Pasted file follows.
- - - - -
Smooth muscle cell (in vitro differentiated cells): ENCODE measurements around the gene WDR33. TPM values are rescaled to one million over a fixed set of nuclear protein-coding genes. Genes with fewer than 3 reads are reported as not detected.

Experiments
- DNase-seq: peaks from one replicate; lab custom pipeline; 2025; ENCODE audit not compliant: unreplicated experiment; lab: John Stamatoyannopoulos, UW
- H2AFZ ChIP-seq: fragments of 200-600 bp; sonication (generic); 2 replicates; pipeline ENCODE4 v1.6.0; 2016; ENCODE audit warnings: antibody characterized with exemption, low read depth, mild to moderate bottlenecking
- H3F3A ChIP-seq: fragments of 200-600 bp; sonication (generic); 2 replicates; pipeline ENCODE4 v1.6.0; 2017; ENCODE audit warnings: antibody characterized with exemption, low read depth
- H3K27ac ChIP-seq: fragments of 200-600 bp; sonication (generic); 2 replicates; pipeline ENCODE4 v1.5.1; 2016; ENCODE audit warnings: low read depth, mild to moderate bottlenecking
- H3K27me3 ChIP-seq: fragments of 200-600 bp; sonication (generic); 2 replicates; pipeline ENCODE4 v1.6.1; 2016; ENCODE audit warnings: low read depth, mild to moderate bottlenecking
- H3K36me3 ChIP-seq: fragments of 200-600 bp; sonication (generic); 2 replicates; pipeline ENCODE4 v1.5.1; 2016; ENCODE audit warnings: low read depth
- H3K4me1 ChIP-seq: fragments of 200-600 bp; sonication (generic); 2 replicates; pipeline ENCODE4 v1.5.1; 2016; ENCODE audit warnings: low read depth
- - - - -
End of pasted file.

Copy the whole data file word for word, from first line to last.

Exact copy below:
Smooth muscle cell (in vitro differentiated cells): ENCODE measurements around the gene WDR33. TPM values are rescaled to one million over a fixed set of nuclear protein-coding genes. Genes with fewer than 3 reads are reported as not detected.

Experiments
- DNase-seq: peaks from one replicate; lab custom pipeline; 2025; ENCODE audit not compliant: unreplicated experiment; lab: John Stamatoyannopoulos, UW
- H2AFZ ChIP-seq: fragments of 200-600 bp; sonication (generic); 2 replicates; pipeline ENCODE4 v1.6.0; 2016; ENCODE audit warnings: antibody characterized with exemption, low read depth, mild to moderate bottlenecking
- H3F3A ChIP-seq: fragments of 200-600 bp; sonication (generic); 2 replicates; pipeline ENCODE4 v1.6.0; 2017; ENCODE audit warnings: antibody characterized with exemption, low read depth
- H3K27ac ChIP-seq: fragments of 200-600 bp; sonication (generic); 2 replicates; pipeline ENCODE4 v1.5.1; 2016; ENCODE audit warnings: low read depth, mild to moderate bottlenecking
- H3K27me3 ChIP-seq: fragments of 200-600 bp; sonication (generic); 2 replicates; pipeline ENCODE4 v1.6.1; 2016; ENCODE audit warnings: low read depth, mild to moderate bottlenecking
- H3K36me3 ChIP-seq: fragments of 200-600 bp; sonication (generic); 2 replicates; pipeline ENCODE4 v1.5.1; 2016; ENCODE audit warnings: low read depth
- H3K4me1 ChIP-seq: fragments of 200-600 bp; sonication (generic); 2 replicates; pipeline ENCODE4 v1.5.1; 2016; ENCODE audit warnings: low read depth